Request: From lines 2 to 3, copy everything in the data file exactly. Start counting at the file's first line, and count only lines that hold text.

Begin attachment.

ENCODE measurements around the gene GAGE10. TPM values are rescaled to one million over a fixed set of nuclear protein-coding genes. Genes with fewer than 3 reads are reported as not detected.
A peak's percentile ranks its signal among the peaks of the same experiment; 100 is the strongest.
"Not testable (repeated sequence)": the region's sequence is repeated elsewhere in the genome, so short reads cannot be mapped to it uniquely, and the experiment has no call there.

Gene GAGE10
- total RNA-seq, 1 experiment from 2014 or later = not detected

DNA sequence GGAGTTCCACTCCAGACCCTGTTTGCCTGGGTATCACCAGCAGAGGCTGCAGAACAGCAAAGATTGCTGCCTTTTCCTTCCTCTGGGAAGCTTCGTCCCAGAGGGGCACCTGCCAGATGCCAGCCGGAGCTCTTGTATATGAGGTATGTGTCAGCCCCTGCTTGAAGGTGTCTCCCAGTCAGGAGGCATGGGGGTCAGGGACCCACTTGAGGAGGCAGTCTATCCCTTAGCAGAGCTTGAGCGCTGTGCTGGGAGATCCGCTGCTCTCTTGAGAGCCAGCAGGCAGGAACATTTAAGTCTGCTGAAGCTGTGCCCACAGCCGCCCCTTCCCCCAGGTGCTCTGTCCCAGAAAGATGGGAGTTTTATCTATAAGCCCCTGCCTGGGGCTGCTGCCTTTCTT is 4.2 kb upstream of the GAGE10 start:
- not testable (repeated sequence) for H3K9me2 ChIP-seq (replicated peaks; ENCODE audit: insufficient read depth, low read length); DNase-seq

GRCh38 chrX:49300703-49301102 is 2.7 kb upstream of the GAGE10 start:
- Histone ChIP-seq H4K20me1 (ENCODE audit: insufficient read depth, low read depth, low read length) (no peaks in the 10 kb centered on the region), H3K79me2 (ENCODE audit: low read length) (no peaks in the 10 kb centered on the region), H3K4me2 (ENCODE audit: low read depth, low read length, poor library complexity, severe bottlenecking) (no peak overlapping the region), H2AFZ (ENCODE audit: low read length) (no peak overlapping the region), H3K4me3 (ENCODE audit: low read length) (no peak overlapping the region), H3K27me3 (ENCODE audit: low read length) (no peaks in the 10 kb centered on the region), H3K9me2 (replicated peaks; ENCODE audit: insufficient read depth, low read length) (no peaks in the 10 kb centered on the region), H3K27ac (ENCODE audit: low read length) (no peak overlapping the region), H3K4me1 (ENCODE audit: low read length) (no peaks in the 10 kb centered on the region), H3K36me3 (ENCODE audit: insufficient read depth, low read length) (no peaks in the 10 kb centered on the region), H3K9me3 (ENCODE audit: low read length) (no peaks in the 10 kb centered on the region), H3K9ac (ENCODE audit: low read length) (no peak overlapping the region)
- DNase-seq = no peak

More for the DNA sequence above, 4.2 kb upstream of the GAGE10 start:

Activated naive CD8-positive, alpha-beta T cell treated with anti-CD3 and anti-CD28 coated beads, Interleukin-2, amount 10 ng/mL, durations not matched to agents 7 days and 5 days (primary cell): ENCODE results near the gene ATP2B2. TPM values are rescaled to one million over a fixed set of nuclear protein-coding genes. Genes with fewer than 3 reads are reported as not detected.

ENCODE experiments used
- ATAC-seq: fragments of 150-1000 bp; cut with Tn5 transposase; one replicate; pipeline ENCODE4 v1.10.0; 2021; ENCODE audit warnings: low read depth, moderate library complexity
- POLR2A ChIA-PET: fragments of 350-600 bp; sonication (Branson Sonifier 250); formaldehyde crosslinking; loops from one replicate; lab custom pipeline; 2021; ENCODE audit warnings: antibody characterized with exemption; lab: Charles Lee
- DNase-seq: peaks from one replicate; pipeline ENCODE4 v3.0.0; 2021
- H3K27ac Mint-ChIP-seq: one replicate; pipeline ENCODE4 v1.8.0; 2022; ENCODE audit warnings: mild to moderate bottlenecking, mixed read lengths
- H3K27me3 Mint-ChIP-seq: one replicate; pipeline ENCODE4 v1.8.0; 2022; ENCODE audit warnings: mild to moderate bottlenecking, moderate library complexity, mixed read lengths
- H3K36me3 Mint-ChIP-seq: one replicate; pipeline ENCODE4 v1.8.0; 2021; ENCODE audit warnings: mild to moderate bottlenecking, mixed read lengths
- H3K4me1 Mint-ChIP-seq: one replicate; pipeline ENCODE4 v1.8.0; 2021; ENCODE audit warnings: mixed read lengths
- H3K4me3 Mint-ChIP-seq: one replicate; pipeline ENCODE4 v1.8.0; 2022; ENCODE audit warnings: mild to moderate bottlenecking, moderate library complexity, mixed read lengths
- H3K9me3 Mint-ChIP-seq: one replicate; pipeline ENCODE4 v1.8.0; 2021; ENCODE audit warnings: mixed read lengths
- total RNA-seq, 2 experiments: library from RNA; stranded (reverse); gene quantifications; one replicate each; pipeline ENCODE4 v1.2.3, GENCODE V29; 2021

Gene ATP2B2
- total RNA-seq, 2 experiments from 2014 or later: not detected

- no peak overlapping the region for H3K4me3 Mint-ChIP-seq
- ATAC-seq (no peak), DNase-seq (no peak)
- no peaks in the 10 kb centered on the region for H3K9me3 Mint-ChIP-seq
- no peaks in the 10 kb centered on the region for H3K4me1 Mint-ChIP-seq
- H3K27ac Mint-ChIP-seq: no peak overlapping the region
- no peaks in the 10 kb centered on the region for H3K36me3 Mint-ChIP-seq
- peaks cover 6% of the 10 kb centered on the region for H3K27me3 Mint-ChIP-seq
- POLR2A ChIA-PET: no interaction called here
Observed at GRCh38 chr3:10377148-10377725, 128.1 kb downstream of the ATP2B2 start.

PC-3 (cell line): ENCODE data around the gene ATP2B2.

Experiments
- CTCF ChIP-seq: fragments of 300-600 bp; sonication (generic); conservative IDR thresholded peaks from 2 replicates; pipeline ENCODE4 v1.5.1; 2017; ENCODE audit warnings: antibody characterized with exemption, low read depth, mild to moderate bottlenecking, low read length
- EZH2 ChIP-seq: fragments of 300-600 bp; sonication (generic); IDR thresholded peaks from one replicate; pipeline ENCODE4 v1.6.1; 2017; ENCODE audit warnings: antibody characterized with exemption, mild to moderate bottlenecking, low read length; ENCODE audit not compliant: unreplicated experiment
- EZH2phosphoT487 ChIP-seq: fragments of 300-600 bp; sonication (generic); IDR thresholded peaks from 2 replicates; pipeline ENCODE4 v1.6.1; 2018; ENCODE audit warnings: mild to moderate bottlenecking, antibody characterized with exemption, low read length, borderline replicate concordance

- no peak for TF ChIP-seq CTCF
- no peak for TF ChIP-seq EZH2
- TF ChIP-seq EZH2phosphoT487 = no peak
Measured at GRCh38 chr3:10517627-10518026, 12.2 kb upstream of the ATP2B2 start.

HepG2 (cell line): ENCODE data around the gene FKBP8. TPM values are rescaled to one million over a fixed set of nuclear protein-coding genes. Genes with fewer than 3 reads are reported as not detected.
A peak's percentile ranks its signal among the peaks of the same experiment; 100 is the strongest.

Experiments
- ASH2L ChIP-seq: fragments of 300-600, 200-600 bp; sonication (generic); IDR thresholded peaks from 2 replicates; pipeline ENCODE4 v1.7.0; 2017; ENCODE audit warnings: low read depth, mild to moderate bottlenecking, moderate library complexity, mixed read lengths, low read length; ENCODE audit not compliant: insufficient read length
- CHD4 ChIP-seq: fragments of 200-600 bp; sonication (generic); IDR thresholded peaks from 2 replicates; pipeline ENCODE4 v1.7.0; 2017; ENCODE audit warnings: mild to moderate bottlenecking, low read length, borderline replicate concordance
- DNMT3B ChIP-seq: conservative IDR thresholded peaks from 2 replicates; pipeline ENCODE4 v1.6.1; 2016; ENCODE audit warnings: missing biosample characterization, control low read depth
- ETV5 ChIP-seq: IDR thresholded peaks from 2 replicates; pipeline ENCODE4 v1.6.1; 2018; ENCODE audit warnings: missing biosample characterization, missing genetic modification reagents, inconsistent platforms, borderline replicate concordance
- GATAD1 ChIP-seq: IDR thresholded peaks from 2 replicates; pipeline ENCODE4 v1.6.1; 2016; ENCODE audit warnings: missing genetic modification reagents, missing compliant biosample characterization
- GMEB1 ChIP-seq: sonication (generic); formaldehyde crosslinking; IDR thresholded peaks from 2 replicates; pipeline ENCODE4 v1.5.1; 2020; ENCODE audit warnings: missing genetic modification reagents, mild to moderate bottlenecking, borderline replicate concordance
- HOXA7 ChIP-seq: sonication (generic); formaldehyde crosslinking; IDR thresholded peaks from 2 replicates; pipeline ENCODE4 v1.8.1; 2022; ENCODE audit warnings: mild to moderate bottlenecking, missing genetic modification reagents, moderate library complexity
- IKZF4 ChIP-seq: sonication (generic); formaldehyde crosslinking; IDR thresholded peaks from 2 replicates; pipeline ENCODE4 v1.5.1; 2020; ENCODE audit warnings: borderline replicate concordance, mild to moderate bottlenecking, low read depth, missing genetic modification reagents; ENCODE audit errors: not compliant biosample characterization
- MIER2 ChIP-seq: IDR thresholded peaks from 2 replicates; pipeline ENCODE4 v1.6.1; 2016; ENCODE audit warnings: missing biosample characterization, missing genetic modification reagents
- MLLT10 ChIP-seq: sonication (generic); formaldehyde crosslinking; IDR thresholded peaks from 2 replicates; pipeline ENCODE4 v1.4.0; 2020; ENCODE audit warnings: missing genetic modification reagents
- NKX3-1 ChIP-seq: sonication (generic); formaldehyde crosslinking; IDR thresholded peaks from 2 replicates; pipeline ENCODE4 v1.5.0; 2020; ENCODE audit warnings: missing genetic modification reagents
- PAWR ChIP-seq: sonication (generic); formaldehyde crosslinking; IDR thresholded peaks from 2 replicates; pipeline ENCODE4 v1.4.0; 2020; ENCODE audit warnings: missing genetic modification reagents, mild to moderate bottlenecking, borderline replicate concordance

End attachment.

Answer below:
A peak's percentile ranks its signal among the peaks of the same experiment; 100 is the strongest.
"Not testable (repeated sequence)": the region's sequence is repeated elsewhere in the genome, so short reads cannot be mapped to it uniquely, and the experiment has no call there.